The objectives of this project were to:
Although Michigan State University has a culturally diverse student body and faculty, the patient population at the on-campus clinic, the Oyer Speech-Language-Hearing Clinic, has limited diversity. The greater Lansing area has a large Hispanic community (a population of 23,000 people that increases by 3,000 when the migrant workers arrive). The Cristo Rey Community Center, founded in 1968, serves not only as a parish, but also as a source for education, health counseling and employment programs. The Center has a well-established health clinic, Head Start, senior citizen and migrant worker programs. Hearing screenings are available only to the children enrolled in Head Start. No hearing screenings are available for other children or for adults.
By virtue of their ages, the seniors are at high risk for hearing loss and the Head Start children are at high risk for otitis media. The migrant workers often have histories of minimal health care-care that did not include audiologic services. Members of the community may be unfamiliar with local hearing screening programs because educational campaigns often target individuals who speak English or can read Spanish. Individuals who are familiar with the services available may lack the transportation and funding required or may simply prefer to take a folk-medicine approach to dealing with hearing problems.
The objectives of this project were to:
In order for speech-language pathologists to adequately differentiate a language disorder from a language difference, they must familiarize themselves with aspects of linguistic diversity. In other words, what are the characteristics of a language system that define diversity? Presently, there are no pragmatic assessment instruments that provide normative data for African American children let alone pragmatic data for other culturally and linguistically diverse pediatric populations. Thus, there is a clear need for this proposed project that will focus on obtaining quantitative and qualitative data on African American preschool children's performance on the Test of Pragmatic Skills-Revised (TOPS-R) instrument.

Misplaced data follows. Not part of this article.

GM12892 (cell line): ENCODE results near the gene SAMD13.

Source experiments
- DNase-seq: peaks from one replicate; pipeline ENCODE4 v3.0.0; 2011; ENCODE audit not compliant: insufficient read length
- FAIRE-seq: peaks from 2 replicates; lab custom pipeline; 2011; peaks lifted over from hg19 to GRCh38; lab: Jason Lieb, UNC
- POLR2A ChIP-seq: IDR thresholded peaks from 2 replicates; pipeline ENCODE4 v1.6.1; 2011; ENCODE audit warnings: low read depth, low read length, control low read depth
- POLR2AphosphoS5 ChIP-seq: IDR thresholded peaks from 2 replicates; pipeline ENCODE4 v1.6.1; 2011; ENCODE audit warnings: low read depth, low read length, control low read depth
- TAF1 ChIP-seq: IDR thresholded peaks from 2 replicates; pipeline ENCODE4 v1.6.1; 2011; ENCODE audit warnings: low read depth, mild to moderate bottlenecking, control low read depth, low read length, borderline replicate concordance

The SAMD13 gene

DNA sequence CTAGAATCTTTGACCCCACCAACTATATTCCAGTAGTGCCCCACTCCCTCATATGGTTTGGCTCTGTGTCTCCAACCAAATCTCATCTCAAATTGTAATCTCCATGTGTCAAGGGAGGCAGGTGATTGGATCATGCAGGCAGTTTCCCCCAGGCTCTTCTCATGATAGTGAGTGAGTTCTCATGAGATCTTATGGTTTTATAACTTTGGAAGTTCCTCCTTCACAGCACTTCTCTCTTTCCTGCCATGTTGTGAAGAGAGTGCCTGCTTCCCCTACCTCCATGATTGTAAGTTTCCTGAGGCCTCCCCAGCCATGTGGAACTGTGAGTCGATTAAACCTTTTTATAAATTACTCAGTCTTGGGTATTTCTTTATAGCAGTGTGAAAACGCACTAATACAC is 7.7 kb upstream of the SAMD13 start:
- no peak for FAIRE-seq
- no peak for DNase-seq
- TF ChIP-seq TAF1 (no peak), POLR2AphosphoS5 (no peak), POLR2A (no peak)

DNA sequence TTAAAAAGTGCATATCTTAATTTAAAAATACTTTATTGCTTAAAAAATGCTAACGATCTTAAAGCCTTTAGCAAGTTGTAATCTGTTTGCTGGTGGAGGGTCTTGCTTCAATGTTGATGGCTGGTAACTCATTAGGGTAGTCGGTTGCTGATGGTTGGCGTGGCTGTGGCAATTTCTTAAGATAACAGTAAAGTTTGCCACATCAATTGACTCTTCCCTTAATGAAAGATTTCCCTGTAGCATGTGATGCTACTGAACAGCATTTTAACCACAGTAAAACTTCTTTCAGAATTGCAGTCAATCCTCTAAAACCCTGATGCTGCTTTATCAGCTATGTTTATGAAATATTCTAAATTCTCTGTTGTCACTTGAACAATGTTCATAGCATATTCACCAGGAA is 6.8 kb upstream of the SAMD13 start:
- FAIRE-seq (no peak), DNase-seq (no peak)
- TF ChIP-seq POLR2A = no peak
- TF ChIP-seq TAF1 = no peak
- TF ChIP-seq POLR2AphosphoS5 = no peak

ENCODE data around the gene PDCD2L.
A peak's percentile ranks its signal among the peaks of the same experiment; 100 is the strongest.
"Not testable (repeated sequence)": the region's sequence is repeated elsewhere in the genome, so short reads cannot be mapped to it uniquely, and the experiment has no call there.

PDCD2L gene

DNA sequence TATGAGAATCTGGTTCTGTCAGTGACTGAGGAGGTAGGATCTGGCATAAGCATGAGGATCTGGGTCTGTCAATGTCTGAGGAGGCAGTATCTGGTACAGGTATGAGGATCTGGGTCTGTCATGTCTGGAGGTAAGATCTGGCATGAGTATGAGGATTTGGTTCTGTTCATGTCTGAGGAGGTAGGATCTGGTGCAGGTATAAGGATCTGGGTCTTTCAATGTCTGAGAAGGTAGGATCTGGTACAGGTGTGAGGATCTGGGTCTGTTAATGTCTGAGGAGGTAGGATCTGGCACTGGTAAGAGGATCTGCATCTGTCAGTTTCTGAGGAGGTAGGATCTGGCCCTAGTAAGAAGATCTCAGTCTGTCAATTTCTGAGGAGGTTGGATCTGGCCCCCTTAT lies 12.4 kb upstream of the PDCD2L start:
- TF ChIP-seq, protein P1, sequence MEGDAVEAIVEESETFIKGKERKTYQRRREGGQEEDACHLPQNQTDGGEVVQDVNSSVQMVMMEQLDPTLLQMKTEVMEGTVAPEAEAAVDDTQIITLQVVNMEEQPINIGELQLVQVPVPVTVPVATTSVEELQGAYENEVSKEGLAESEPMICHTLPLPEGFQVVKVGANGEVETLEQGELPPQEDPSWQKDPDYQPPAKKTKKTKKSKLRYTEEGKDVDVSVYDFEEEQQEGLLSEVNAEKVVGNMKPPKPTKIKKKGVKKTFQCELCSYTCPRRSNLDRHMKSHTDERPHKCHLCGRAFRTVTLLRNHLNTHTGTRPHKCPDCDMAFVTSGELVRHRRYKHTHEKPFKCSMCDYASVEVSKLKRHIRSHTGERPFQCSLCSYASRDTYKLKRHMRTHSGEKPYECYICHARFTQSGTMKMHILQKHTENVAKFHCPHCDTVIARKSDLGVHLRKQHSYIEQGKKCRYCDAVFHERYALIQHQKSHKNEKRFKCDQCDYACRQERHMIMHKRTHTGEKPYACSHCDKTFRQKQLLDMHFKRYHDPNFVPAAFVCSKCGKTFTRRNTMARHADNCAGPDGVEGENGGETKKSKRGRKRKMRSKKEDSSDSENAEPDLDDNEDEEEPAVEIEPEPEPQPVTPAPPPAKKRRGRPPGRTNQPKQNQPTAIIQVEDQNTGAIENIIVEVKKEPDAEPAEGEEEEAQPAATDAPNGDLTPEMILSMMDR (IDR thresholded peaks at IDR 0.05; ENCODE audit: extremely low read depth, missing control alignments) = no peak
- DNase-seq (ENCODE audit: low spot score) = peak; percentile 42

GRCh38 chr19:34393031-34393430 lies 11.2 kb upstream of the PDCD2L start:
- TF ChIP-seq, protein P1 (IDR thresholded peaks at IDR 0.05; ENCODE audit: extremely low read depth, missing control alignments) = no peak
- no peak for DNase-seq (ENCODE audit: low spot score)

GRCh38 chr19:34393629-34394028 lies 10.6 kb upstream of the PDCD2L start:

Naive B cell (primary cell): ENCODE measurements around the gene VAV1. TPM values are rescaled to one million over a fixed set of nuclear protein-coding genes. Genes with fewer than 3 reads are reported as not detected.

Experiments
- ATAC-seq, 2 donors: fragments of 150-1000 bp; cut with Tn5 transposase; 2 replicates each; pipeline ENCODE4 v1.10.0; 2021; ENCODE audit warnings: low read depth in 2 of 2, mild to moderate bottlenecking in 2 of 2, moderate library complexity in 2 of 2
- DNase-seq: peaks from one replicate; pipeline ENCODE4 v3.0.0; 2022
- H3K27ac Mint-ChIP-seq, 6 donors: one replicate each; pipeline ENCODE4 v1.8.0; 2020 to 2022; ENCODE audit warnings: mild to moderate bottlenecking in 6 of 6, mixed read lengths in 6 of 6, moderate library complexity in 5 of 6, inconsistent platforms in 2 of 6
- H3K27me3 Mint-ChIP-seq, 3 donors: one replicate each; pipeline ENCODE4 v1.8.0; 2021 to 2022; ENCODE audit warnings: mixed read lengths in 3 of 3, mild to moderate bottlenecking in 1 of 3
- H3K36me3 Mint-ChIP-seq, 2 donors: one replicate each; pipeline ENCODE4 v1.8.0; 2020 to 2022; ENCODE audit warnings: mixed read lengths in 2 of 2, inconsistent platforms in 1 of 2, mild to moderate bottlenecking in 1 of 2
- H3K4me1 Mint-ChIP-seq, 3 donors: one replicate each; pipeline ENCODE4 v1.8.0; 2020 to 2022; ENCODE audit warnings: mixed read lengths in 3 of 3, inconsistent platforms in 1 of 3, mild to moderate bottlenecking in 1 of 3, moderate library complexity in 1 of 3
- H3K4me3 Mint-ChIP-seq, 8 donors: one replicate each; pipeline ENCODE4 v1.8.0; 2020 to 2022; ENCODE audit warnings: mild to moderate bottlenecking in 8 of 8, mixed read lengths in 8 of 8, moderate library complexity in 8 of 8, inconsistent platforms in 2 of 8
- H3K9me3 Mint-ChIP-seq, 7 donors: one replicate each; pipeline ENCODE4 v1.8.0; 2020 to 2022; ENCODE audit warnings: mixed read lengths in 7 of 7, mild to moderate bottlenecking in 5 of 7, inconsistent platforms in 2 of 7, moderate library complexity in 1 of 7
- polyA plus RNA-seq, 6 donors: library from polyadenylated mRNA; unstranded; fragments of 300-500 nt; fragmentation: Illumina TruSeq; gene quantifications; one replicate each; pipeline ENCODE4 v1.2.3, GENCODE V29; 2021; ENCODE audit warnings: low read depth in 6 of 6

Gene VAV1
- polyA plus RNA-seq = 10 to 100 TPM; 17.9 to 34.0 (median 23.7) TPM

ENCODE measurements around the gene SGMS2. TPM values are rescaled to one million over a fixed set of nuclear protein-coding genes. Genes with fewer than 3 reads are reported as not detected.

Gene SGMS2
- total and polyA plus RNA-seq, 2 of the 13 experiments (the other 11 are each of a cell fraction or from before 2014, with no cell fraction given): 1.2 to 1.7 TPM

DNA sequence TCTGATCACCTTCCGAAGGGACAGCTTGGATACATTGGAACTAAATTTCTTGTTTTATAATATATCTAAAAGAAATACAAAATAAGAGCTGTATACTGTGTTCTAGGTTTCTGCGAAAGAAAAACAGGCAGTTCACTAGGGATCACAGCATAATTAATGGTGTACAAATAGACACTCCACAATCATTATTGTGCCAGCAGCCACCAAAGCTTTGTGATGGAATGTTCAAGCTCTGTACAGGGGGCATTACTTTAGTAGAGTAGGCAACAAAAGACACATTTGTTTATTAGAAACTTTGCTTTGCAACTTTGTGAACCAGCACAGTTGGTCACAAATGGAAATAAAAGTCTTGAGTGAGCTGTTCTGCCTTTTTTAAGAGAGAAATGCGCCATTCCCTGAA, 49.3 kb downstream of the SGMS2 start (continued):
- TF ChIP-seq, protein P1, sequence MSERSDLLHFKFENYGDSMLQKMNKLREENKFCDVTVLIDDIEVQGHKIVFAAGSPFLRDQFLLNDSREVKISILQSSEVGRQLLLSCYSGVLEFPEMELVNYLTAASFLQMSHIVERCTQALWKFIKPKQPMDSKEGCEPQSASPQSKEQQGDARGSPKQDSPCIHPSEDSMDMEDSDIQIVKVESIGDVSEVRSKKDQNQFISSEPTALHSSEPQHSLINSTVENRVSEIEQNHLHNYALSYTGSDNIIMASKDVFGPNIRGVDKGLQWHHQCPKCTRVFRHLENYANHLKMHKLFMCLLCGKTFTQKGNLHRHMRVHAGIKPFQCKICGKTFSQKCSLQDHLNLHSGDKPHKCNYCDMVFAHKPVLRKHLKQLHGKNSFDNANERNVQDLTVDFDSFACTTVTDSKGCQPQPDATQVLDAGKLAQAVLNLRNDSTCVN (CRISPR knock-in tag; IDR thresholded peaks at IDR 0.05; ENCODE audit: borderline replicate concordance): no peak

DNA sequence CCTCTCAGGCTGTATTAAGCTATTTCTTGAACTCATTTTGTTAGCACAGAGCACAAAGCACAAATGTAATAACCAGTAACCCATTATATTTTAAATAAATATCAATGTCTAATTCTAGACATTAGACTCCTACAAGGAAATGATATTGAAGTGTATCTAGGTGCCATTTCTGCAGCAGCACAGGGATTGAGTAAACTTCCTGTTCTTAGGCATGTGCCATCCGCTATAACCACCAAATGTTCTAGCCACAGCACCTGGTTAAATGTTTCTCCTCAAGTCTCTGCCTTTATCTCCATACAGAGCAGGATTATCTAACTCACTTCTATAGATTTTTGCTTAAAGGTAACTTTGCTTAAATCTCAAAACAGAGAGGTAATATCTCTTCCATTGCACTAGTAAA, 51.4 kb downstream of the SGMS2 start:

This project was also designed to examine the impact, if any, of the examiner's and child's ethnicity on administration of and performance on the TOPS-R. The project will have significant impact on currently practicing and future speech-language pathologists who serve children from culturally and linguistically diverse backgrounds.
The demographics in the United States are increasingly changing with respect to linguistic and cultural diversity factors of clients seen by clinicians for a voice evaluation. Language differences among linguistic and culturally diverse populations have been successfully incorporated into some graduate curricula in speech-language pathology. However, graduate instruction and training in voice science with respect to voice differences among linguistic and culturally diverse clients is grossly lacking and limited in scope to date. The diagnostic protocol and normative data currently available are based on phonatory function models conducted on large numbers of exclusively Caucasian speakers. Currently, clinicians are not adequately trained to interpret the influence of this normative data on assessment of other populations.
The project objectives were to:
1998-1999 Review Panel: Richard Adler, Lisa Alford, Nancy Eng, Ravi Nigam, Marlene Salas-Provance, Gari Smith, and Janice Wright